Fecal Antigliadin IgA 15 (Normal Range <10 Units)

Fecal Antitissue Transglutaminase IgA 10 Units (Normal Range <10 Units)

Quantitative Microscopic Fecal Fat Score 352 Units (Normal Range <300 Units)

Fecal anti-casein (cow’s milk) IgA antibody 11 Units (Normal Range <10 Units)

HLA-DQB1 Molecular analysis, Allele 1 0503

HLA-DQB1 Molecular analysis, Allele 2 0503

Serologic equivalent: HLA-DQ 1,1 (Subtype 5,5)

Acute/Chronic Colitis Stool Test

Fecal lactoferrin Negative (Normal - Negative)

Aiden - 7/29/06 No known allergies thus far, but will be raised on gluten-free/CF/soy-free diet since both DH and I carry GS gene.

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Here's an odd one !

My DH is in sales and is therefore on his feet all day. For at least two years he's had a lot of pain in the arch, more one foot than the other (I can't remember which). I was really beginning to think he had plantar fasciitis or something. He's not one to complain unless something's really up (he hardly said anything when he had appendicitis). So he started doing the gluten-free diet about two weeks ago or so, when we got the results of my son's EnteroLab tests back. The other day he commented that his foot pain was almost totally gone ! Nothing about his job has changed. He felt so much better he was able to take the arch supports out. :blink: I'm not sure which of us is more surprised by this - him or me ! Anyone ever hear of a connection like this ??

Same thing happened with me. I would have terrible heel pain. Once I went gluten free it disappeared. :) I definately believe there is a connection.

-Jessica :rolleyes:


Jessica

Gluten Free since 12-31-2002!!

Kansas

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Also have plantar fascitis (spelling?) in the right foot, mostly. On and off for years. Much less since going gluten free but still suffer every so often. Learned from a massage therapist that celiac/gluten intol causes problems with connective tissues such as ligaments and tendons and the foot arch ends up troublesome with most celiacs sooner or later. Another massage therapist who does reflexology says that when it is in the center of the right foot it indicates liver problems. Center of the left foot means spleen and stomach problems. Higher towards the toes means lungs, etc. They say to picture the bottom of the feet as if looking at a body. Toes being the head and heels being the feet. Pretty interesting.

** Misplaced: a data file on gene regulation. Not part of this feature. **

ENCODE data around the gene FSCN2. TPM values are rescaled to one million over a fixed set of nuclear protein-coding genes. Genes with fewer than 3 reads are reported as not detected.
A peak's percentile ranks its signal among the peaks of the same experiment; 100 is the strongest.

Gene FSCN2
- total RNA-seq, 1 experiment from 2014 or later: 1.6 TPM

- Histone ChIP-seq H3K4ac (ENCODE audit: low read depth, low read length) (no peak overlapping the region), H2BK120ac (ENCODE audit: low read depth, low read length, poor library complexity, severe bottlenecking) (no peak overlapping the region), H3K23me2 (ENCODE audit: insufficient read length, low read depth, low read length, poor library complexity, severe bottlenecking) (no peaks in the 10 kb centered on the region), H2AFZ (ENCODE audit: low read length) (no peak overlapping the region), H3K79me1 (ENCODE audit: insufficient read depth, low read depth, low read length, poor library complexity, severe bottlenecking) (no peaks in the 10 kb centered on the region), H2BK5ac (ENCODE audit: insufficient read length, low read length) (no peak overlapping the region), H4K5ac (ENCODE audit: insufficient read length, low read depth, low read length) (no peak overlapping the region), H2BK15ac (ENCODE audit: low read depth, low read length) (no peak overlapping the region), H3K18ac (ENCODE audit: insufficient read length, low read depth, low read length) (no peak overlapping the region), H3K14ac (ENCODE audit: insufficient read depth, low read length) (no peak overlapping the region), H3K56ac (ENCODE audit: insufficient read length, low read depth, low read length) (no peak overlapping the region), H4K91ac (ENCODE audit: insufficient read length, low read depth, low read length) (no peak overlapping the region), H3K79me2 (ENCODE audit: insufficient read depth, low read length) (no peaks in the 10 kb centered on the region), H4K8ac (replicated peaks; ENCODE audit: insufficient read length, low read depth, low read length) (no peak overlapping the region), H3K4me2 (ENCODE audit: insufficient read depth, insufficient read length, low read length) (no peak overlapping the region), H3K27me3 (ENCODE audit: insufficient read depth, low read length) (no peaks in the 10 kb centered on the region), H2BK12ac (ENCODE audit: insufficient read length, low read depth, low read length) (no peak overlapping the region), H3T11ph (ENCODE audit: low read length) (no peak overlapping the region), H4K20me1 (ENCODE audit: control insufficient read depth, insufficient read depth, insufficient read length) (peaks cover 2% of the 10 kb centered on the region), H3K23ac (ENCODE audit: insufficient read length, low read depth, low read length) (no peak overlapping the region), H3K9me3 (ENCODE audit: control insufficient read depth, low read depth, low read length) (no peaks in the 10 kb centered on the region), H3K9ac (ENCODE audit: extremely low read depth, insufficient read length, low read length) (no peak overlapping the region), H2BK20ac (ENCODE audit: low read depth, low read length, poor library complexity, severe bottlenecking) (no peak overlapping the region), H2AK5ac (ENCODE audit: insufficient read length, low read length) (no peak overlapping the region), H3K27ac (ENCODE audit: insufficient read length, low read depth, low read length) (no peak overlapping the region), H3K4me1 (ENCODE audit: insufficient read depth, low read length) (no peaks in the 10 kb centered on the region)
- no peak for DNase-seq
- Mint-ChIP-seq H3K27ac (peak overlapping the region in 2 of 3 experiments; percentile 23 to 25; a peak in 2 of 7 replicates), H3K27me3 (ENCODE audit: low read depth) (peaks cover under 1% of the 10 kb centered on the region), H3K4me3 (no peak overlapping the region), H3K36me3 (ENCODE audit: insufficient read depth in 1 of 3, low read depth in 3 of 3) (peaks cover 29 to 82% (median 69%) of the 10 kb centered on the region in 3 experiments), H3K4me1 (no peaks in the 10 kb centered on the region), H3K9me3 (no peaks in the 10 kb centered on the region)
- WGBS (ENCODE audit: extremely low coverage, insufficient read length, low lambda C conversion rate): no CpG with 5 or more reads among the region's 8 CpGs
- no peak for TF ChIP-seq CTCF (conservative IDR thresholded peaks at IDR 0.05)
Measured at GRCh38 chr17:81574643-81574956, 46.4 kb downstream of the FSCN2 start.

gluten-free since 5/03, dx w/positive bx 5/03, neg. labs 7/03

DQB1,1 (subtype 6,6).

Hashimotos/Graves thyroiditis (ablated), osteoporosis, and too many more to mention.

casein free/dairy free 11/05, since positive enterolab casein test

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Also have plantar fascitis (spelling?) in the right foot, mostly. On and off for years. Much less since going gluten free but still suffer every so often. Learned from a massage therapist that celiac/gluten intol causes problems with connective tissues such as ligaments and tendons and the foot arch ends up troublesome with most celiacs sooner or later. Another massage therapist who does reflexology says that when it is in the center of the right foot it indicates liver problems. Center of the left foot means spleen and stomach problems. Higher towards the toes means lungs, etc. They say to picture the bottom of the feet as if looking at a body. Toes being the head and heels being the feet. Pretty interesting.

Actually, the center of the left and right foot can also mean problems with the colon as well or even kidneys. Foot reflexology is pretty specific and definitely works. It's also interesting to know that massage therapists are not permitted to give foot massages to pregnant women because they could potentially trigger miscarriage.

There are some pretty interesting interactive foot and hand reflexology charts on-line. I also like the tongue charts out there as well as they will also give a good indication as to what's going on in the body. Eastern medicine is too cool at times once you start looking at how it works. :) Here's the foot chart for anyone that's interested in knowing what their issues may have been. http://www.dorlingkindersley-uk.co.uk/stat.../footchart.html


Vicky